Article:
lolly

Definition from Wiktionary, the free dictionary
Jump to: navigation, search
See also: Lolly

English[edit]

Pronunciation[edit]

Etymology 1[edit]

Contraction of lollipop.

Noun[edit]

lolly (plural lollies)

  1. A piece of hard candy on a stick; a lollipop.
    • 2004, Nigella Lawson, Feast: Food that Celebrates Life, unnumbered page,
      Trim the lolly sticks, so that you have a stem of about 3–4cm to stick into the cake, and then plunge the sticks of the foreshortened lollies into the cake so that the ghoulish faces leer out from their black-frosted graveyard.
  2. (Britain, slang, uncountable) Money.
  3. (Australia, New Zealand) Any confection made from sugar, or high in sugar content; a sweet, a piece of candy.
    • 1924, Frank George Carpenter, Australia, New Zealand and Some Islands of the South Seas, page 36,
      Leaving the Domain, I walked back to the hotel, noticing the queer signs by the way. One was “Lollies for Sale.” It was over the door of a confectioner′s store where all sorts of candies were displayed.
    • 2002, R.I.C. Publications, Primary Science, page 52,
      Organise the students into small groups. Send a letter home to the parents stating that the science lesson will involve students eating a small amount of lollies. Check which students are allowed to eat lollies. Students with diabetes will only be able to observe or they could bring their own ‘special’ sweets from home.
    • 2008, Markus Zusak, The Book Thief, unnumbered page,
      He looked straight into Frau Diller′s spectacled eyes and said, ‘Mixed lollies, please.’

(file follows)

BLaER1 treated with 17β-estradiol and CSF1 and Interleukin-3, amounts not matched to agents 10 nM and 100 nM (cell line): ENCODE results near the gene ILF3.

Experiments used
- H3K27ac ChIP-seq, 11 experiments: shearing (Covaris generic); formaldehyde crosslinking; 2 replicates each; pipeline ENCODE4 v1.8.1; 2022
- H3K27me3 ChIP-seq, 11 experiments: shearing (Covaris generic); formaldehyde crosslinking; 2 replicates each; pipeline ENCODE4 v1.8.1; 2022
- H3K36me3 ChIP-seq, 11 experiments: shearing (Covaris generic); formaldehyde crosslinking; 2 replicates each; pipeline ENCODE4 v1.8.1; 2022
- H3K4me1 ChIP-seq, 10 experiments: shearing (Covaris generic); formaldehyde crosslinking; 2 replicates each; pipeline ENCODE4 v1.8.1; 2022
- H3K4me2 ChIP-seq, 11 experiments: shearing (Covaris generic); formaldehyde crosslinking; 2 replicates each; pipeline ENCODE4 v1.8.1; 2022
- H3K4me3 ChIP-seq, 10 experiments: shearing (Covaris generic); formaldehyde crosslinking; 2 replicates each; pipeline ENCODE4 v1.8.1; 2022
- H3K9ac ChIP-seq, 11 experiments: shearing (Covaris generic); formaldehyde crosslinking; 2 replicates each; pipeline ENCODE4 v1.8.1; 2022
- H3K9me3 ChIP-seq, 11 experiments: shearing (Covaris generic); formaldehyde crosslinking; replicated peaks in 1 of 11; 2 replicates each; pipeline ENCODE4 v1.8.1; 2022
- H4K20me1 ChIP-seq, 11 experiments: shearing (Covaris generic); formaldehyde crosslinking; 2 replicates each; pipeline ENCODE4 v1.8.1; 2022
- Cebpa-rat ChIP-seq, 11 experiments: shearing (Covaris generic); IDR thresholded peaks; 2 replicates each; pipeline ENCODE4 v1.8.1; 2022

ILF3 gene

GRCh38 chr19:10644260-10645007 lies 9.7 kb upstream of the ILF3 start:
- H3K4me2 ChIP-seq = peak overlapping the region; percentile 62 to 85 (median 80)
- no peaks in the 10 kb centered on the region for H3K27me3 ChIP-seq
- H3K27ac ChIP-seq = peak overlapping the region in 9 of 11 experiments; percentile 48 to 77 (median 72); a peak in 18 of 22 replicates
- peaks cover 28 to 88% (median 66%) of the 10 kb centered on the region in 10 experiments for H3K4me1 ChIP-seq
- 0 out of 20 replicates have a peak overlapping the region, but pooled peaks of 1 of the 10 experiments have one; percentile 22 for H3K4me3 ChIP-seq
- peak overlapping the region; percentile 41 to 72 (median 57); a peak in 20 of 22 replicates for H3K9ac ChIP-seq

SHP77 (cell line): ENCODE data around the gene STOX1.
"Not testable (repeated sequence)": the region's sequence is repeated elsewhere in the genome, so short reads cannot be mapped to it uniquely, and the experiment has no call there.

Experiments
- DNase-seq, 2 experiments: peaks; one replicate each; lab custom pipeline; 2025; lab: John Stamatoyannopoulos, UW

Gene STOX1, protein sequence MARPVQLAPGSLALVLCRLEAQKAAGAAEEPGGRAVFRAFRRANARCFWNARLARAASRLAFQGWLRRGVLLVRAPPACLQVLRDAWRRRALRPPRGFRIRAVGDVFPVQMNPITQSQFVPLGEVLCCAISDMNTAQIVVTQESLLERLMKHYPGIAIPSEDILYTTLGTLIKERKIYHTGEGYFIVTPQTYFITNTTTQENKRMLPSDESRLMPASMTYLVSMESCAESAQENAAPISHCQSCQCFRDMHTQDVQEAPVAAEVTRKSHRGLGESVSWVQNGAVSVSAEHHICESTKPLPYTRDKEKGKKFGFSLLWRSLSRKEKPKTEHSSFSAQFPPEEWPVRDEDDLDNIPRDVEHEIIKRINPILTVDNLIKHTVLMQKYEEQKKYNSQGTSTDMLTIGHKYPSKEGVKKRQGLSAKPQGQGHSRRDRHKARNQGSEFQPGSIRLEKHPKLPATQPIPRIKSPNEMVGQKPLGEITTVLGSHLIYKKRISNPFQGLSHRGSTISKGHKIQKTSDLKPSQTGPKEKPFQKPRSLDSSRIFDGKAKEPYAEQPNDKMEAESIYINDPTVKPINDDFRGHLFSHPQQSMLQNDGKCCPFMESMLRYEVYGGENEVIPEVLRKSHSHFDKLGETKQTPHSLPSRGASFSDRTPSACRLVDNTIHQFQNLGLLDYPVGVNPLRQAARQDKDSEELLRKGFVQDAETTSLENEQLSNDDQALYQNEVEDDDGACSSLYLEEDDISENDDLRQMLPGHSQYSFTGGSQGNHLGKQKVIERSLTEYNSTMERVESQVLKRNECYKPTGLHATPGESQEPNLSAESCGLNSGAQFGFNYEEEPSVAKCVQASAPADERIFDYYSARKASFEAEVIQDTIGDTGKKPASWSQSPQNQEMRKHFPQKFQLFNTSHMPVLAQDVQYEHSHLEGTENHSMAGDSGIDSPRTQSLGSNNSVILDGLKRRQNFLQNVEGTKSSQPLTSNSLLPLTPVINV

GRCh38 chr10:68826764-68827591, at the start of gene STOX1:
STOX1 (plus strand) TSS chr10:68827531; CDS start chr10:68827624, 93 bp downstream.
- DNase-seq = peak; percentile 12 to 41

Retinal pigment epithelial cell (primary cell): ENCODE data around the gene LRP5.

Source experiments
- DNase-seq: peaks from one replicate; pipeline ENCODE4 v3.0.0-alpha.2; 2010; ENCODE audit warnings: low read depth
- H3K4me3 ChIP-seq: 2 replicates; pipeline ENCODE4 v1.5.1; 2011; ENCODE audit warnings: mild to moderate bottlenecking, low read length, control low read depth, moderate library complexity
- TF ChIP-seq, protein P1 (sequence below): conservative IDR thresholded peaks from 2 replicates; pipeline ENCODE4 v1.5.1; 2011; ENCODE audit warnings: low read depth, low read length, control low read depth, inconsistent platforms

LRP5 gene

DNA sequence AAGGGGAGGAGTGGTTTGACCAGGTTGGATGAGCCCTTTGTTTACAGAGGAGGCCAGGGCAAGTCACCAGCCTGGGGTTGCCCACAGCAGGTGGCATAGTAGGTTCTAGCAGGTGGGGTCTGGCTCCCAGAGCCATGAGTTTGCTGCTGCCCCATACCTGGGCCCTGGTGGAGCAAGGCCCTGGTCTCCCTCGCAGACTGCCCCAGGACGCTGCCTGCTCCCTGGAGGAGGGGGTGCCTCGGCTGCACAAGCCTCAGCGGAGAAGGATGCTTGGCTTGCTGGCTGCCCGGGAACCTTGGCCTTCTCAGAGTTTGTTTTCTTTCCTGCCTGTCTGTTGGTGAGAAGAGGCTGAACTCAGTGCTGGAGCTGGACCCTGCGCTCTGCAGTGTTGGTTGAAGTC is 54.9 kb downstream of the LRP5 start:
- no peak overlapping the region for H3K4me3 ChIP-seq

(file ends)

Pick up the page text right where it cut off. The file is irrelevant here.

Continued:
Frau Diller smiled. [] ‘Here,’ she said, tossing a single lolly onto the counter. ‘Mix it yourself.’
Synonyms[edit]
Derived terms[edit]
Translations[edit]

Etymology 2[edit]

Shortened from loblolly "gruel".

Noun[edit]

lolly (uncountable)

  1. (Canada) Snow or fine ice floating on water.
    • 1867 November 25, “Winter mail service across the Straits of Northumberland from Prince Edward Island to the mainland of New Brunswick”, in The American Stamp Mercury, volume 1, number 2, page 9:
      The water was covered with what they term "lolly," of "slob" — i. e., very small pieces of ice and snow mixed together, making the surface the consistency of pea soup.
    • 1889, M.M., “On seals and savages”, in The Nineteenth Century, volume 25, number 146, pages 520–21:
      Accidents of course happen from time to time, and men often go through the ‘lolly’ or miss their footing and come in for a cold bath, which, considering their filthy condition, may not be altogether an unmitigated evil